The sheer speed at which Bear Stearns has sunk and been bought up should heap shame on the Government. I'm surprised to see the Conservatives remaining fairly quiet on this issue because Bear Stearns is a very good example of why struggling private firms do not need any government intervention whatsoever.

  3. APL
    March 17, 2008

    JR: "A quick haggle, a visit to the lawyers, and a bank is bought and rescued over a week-end in New York. That’s the way to do it."

    Unfortunately, even if that was the correct way to do it, we in the UK are unable to do it that way. I agree that the UK government has dithered over a decision that should have been dealt with last September, but even if the government had been decisive, its decision would still have been 'second guessed' and possibly overruled by the European commission.

    Next time you speak to Kenneth Clarke, ask him if 'sharing sovereignty' is such a good idea when an emergency is to hand.

    When he advocated 'shared sovereignty' did he think it meant the british government should be unable to make a decision about the british economy in the sterling area.

  4. […] the gulf of difference between the British and the American approaches to the bankin crises John Redwood in his post says: Since last August I have been commenting on how different the approach of the US authorities is to […]

  5. Curly
    March 17, 2008

    I often feel that it might have been better, and far quicker, to have allowed Lloyds TSB to take on the Rock in the first place, even if it would have led to the wholesale shedding of jobs. We learn now that they will be lost in any case.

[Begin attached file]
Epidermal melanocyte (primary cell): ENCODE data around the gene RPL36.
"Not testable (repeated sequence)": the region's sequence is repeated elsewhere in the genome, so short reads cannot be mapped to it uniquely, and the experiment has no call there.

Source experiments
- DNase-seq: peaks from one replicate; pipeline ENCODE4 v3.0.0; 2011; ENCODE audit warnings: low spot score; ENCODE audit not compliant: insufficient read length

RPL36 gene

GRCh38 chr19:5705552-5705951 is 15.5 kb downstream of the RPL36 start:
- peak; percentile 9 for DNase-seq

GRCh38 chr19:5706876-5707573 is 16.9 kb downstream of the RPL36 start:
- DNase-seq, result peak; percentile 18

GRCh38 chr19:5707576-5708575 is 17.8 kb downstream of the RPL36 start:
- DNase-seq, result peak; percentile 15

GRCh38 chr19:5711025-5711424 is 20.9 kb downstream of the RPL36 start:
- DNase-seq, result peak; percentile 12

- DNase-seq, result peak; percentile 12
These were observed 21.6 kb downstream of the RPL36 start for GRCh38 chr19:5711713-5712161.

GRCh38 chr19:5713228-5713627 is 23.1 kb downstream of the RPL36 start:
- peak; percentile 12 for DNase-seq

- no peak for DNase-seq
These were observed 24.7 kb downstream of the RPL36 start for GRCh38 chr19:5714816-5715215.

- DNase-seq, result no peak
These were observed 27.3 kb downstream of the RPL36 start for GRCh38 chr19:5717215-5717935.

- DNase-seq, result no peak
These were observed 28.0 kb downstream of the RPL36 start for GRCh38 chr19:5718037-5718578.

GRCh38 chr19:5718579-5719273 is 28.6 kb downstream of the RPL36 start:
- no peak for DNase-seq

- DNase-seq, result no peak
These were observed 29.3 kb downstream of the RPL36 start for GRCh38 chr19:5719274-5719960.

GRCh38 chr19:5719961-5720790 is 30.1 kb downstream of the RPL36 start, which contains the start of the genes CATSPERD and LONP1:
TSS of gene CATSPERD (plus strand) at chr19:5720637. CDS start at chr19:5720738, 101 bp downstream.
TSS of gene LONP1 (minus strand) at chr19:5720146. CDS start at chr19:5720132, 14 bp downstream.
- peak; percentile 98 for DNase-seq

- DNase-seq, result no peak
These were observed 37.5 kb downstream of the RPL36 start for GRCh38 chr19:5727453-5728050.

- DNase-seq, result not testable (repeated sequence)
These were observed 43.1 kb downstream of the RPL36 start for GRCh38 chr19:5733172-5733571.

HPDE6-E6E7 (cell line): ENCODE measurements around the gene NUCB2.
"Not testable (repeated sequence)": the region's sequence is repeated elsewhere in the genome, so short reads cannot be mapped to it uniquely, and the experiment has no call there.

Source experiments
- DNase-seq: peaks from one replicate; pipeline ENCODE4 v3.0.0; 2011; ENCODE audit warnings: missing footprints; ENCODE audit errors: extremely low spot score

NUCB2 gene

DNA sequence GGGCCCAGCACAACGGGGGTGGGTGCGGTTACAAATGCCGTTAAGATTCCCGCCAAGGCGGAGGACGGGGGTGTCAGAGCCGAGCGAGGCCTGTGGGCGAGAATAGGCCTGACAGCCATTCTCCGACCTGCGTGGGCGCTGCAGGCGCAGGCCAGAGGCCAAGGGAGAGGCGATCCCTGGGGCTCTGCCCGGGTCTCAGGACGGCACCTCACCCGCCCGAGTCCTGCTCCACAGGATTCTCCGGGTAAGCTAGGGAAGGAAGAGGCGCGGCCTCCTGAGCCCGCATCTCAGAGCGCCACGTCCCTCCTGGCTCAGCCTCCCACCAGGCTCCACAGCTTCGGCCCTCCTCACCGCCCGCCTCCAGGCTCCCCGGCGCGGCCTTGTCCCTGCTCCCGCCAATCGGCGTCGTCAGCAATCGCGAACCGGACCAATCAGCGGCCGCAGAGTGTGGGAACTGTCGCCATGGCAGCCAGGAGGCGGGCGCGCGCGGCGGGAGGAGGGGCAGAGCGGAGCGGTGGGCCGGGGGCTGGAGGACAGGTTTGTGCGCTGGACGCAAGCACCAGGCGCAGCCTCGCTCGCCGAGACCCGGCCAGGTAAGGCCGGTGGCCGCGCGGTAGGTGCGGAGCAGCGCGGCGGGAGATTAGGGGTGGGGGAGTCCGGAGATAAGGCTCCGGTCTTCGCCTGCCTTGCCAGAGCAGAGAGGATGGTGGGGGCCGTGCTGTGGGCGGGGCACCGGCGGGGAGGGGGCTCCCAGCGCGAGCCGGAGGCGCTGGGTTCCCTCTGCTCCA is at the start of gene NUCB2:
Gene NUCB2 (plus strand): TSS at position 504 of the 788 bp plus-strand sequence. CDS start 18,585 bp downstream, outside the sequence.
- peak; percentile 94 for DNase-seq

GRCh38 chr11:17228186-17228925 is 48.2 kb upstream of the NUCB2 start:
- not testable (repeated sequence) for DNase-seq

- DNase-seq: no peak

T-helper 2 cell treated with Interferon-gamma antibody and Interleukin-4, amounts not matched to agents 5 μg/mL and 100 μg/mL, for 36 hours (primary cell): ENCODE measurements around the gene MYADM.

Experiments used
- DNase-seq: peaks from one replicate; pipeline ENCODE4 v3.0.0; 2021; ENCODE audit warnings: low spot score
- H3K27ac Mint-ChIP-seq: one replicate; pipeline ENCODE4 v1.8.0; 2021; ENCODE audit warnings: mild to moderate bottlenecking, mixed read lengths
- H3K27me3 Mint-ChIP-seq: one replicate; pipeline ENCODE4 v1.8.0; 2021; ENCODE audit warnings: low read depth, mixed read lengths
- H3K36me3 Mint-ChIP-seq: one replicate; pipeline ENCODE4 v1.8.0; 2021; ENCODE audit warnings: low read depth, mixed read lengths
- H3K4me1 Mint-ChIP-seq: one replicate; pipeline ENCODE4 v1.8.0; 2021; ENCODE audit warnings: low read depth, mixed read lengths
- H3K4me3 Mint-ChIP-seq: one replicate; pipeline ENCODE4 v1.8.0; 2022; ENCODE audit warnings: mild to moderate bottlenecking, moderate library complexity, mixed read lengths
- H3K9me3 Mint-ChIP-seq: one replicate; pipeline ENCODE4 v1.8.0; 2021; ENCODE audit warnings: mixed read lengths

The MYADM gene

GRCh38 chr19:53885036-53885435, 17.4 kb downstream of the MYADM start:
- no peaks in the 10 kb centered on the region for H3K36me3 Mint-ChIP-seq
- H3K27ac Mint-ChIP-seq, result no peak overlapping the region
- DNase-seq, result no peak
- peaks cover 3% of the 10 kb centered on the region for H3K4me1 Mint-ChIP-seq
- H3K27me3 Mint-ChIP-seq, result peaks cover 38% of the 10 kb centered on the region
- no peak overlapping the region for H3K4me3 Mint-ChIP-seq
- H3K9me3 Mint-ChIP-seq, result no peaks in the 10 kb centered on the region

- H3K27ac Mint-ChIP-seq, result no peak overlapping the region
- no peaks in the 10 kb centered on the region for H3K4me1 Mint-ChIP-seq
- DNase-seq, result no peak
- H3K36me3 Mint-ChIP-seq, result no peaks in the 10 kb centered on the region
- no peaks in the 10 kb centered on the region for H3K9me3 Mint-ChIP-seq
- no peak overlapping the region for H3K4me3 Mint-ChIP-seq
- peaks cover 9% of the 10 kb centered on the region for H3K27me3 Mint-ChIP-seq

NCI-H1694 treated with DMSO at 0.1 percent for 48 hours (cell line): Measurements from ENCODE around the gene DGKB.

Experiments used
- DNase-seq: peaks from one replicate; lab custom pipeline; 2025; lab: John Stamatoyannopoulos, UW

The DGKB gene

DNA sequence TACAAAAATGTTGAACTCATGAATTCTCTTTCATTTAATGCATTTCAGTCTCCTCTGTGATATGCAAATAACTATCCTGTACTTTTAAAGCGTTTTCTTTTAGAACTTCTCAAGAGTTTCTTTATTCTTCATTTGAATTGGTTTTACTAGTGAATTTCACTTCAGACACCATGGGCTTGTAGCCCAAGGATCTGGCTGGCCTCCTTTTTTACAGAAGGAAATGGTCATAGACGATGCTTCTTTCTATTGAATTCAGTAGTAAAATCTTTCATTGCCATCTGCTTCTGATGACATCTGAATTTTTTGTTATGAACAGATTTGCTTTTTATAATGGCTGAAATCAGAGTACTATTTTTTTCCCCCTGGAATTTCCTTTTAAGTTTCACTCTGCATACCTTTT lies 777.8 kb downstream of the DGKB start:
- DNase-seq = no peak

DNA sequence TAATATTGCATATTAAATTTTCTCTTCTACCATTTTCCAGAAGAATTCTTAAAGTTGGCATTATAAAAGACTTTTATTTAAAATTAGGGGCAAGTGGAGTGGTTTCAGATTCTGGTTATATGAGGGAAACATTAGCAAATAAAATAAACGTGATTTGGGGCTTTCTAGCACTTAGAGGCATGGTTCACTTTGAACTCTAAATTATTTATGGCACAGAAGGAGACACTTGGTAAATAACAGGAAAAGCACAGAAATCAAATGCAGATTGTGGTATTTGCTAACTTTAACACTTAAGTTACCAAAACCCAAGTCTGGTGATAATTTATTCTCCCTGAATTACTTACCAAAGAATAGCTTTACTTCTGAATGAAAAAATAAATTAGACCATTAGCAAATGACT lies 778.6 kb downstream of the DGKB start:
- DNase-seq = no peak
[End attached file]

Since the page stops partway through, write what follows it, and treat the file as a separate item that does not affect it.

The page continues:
Such a course would have found an immediate private solution to Northern Rock's problems, and the costs of economic regeneration for the North-East would have been far, far less than the sums tha tax payers will lose by the end of the day!

  6. dirty european socia
    March 17, 2008

    Why do you not talk about China? Surely that is more important than the Northner rock..

  7. mikestallard
    March 17, 2008

    In Open Europe, to which I subscribe daily with enormous pleasure, it notes that the EU are now going to force AD to cut the staff back Northern Rock because the Danish Banks are complaining about unfair competition. If this is so, it means that the labour Voters in the North who are affected are going to be sacked anyway. Doesn't this make the entire operation electorally worthless for NuLab?
    You are so right about the flexibility and courage of a country that rules itself and makes its own decisions without all the paraphernalia of the ghastly EU.
    If only we were in the EFTA.

  8. Matthew Reynolds
    March 17, 2008

    It is amazing a troubled bank is brought & sold over a weekend , taxes are slashed as part of a stimulus package and interest rates take a tumble . Compared to a bank nationalisation , higher taxes and tepid base rate cuts in the UK you have to admire our friends over the pond . Do the Anti- American left of the Labour Party really have the nerve to say that the US are wrong & that the British situation is great ? The American response has been superb as it has dealt with the problems very effectively unlike in the UK where Gordon Brown’s legacy to Alistair Darling means that the British response has been poor & that things could get still worse as a result .

  9. Neil Craig
    March 17, 2008

    Good post John. I see the BBC reporting on this is studiously failing to do the appropriate comparing & contrasting.